According to one study on rats, yerba mate extract seems to improve short-term memory (19). Researchers administered yerba mate extract to the rats and then carried out several short-term memory, long-term memory and learning tests.
The researchers found that low to moderate doses of yerba mate extract (62.5 – 125 mg/kg body weight) improved short-term memory. The highest dose – 250 mg/kg – was found to disrupt the rats’ performance while they were navigating their cognitive performance test (the Morris water maze). The researchers concluded that the administered extract likely modulated the memory of rats via the antagonist action of the administered extract on adenosine receptors.
One study examined the effects of yerba mate extract on advanced glycation end products (AGEs). AGEs are harmful compounds which are created when protein or lipids combine with sugar in the blood. AGEs play a role in the development of the age-related neurodegenerative diseases such as Alzheimer’s disease. Researchers compared the effects of yerba mate extract and green tea on AGE formation. They found that yerba mate had a more significant effect on reducing AGE formation (20).
This reduction of AGE formation was also dose-dependant, further confirming that it was indeed something about the yerba mate per se which had significant effects on AGE formation. A study looking at the association of AGEs on cognitive function in people with and without type 2 diabetes found higher pentosidine levels (AGE) were associated with decreased overall cognitive functioning (21).
From these studies alone we can’t ascertain whether consuming yerba mate increases cognitive performance just because it could reduce AGEs. There simply is not enough evidence to make this assumption.
Yerba Mate Side Effects
Moderate consumption of yerba mate in healthy adults is unlikely to cause any severe side effects.
Multiple epidemiological studies have shown that long-term consumption of yerba mate increases the risk of upper respiratory and digestive tract cancers (22, 23, 24, 25). You’re probably wondering why. One explanation could be because yerba mate contains polycyclic aromatic hydrocarbons (PAHs). PAHs are verified carcinogens (cancer-causing) compounds also found in tobacco smoke and burnt meat (26).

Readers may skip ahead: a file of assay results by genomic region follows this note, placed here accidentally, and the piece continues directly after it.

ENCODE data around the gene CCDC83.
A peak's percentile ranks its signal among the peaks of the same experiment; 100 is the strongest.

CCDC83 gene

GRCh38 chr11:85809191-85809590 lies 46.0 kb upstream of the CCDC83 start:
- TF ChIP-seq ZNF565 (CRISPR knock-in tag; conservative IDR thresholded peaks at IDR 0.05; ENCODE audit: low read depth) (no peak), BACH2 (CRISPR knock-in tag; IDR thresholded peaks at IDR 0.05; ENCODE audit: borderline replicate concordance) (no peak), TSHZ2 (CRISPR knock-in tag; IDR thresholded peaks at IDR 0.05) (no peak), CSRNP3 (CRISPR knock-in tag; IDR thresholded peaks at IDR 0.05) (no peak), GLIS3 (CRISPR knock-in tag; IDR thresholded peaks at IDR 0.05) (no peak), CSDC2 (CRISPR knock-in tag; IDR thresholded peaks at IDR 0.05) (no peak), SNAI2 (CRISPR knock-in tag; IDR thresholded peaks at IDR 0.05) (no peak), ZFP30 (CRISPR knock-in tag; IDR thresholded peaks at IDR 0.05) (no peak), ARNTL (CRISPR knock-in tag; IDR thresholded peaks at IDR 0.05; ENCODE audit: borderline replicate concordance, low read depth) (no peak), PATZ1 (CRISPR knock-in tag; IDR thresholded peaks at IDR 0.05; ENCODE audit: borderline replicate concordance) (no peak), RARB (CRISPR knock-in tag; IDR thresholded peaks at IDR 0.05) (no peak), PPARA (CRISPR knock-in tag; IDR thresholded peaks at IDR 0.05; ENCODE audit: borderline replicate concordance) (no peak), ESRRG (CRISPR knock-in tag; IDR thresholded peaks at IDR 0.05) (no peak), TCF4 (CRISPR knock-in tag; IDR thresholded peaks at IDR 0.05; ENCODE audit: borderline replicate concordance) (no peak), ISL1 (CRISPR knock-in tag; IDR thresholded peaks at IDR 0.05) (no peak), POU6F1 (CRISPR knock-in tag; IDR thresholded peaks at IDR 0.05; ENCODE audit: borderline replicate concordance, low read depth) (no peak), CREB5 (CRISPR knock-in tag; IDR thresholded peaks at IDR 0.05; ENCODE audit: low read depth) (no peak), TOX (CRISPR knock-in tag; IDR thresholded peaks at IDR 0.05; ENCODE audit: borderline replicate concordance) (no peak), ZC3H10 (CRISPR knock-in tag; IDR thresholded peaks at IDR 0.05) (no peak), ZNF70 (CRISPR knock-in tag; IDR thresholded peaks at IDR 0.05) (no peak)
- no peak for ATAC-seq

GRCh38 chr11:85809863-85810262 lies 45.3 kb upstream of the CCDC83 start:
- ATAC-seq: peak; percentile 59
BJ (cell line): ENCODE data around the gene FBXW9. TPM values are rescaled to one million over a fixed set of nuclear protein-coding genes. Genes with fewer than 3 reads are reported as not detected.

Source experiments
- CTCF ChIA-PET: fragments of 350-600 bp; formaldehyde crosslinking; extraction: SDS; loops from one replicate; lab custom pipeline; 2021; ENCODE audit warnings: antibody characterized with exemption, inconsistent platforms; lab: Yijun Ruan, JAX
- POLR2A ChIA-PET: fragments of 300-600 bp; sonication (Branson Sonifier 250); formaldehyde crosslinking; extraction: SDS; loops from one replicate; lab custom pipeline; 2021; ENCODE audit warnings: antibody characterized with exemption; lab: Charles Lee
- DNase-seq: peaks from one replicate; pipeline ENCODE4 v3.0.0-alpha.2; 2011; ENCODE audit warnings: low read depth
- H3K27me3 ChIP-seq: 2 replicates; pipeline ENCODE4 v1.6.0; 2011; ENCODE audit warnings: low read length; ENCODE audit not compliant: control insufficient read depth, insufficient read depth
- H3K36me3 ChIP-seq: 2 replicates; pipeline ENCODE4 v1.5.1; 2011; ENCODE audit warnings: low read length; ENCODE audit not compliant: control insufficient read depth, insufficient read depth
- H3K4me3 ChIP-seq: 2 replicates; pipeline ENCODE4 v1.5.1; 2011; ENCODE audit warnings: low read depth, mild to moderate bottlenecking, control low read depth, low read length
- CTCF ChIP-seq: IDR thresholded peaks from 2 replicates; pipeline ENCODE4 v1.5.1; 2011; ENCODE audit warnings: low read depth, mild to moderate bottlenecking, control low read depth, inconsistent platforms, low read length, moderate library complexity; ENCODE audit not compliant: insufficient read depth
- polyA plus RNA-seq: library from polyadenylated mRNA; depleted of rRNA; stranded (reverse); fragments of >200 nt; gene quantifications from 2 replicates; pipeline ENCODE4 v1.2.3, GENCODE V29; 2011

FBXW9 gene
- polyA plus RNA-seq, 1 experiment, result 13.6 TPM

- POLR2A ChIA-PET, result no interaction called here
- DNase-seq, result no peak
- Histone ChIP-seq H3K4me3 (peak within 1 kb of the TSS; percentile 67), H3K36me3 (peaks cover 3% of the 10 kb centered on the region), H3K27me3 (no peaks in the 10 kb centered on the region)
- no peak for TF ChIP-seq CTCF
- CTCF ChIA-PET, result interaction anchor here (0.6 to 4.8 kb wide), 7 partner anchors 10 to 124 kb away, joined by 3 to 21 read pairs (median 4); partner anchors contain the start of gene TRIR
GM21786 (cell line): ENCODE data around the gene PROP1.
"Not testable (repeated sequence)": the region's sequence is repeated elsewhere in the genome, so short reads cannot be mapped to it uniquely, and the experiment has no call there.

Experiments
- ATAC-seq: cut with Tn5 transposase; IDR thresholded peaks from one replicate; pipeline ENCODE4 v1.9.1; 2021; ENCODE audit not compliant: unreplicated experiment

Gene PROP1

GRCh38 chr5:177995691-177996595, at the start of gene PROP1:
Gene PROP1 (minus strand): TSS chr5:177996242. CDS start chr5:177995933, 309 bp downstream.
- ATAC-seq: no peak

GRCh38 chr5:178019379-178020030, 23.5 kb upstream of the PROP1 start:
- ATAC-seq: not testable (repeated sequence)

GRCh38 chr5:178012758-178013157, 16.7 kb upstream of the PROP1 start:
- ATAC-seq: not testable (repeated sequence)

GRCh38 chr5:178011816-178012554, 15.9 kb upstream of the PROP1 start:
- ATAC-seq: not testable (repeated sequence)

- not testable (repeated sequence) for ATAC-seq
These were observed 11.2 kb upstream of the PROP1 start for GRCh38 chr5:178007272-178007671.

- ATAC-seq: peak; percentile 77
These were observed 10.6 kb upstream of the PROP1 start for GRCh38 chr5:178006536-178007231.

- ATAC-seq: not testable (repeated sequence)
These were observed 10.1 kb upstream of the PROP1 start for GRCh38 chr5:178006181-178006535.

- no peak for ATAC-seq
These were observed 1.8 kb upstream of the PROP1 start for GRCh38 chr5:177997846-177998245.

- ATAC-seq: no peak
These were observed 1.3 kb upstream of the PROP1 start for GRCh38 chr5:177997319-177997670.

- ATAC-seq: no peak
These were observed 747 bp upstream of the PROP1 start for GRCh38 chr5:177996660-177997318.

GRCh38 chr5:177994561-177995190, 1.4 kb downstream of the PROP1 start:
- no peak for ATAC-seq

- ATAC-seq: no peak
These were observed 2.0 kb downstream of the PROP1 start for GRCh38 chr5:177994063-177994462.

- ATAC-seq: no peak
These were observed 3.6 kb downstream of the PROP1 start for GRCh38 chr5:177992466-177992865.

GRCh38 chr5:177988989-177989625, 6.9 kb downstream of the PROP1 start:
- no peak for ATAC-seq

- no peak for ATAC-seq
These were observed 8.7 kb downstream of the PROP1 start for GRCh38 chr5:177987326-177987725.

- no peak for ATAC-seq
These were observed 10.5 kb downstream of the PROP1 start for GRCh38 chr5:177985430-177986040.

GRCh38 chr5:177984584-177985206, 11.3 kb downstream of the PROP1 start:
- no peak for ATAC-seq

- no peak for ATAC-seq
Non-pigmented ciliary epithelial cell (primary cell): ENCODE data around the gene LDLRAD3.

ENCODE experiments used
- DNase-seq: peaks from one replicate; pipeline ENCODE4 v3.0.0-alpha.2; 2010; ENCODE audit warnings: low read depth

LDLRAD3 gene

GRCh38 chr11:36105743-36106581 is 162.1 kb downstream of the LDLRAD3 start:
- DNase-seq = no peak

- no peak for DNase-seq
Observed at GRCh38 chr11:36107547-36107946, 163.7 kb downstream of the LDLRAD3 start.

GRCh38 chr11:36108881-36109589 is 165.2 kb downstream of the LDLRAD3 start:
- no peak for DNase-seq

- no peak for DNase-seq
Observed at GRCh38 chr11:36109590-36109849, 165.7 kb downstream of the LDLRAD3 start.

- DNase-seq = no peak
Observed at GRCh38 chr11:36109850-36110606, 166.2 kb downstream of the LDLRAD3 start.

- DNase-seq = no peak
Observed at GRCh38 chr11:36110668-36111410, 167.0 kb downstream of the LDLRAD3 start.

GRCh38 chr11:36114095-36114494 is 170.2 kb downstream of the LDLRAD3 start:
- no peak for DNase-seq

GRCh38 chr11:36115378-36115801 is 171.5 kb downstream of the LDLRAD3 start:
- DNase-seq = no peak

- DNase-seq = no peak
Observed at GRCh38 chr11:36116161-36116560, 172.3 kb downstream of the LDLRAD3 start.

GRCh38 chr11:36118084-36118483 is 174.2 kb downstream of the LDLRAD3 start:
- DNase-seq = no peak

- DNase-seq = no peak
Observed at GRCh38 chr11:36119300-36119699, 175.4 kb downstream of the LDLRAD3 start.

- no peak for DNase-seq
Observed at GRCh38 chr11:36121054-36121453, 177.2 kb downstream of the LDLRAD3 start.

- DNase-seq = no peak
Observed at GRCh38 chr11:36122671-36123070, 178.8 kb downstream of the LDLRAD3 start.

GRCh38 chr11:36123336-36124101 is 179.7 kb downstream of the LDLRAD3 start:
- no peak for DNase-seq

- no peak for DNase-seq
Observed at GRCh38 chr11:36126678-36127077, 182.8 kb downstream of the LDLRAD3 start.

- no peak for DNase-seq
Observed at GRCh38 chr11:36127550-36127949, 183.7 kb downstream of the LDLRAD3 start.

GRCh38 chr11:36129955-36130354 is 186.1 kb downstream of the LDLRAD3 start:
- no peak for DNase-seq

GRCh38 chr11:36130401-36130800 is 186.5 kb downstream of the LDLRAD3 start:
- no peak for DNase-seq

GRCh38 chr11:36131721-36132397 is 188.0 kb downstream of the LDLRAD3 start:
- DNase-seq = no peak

Another reason yerba mate could be carcinogenic is simply due to how one consumes it. Exposure to hot liquid can increase cancer risk. Drinking hot liquids can damage respiratory and digestive tract lining which increases the proliferation of cancer cells (27, 28). However, this specific cause of cancer could, of course, be mitigated by drinking yerba mate when it’s at a cooler temperature ~ as with all other hot beverages
Sure, yerba mate seems to be associated with cancer in epidemiological studies. But this isn’t enough to make the claim that “yerba mate causes cancer”. Other studies show that compounds within yerba mate are protective against cancer (29, 30). According to a review published in the Pan American Journal of Public Health, we are yet to see any population-based, case-control studies on yerba mate increasing cancer risk (31).
I wouldn’t let the research on yerba mate and cancer scare you. Apply the principle of “everything in moderation”, just as you would with coffee.
Prescription Medication Interactions
There are compounds in yerba mate which might have monoamine oxidase inhibitor (MAOI) activity. MAOIs are typically prescribed to help with depression and other cognitive diseases such as Parkinson’s (32). MAOIs work by elevating neurotransmitters through inhibiting an enzyme called monoamine oxidase.
Research in 2002 cited yerba mate as inhibiting monoamine oxidase (MAO) activity by 40-50% in vivo (33). The research on this is a bit undefined, and so if you have a prescription for a MAOI drug, then be sure to speak with your doctor about whether it’s safe to consume yerba mate.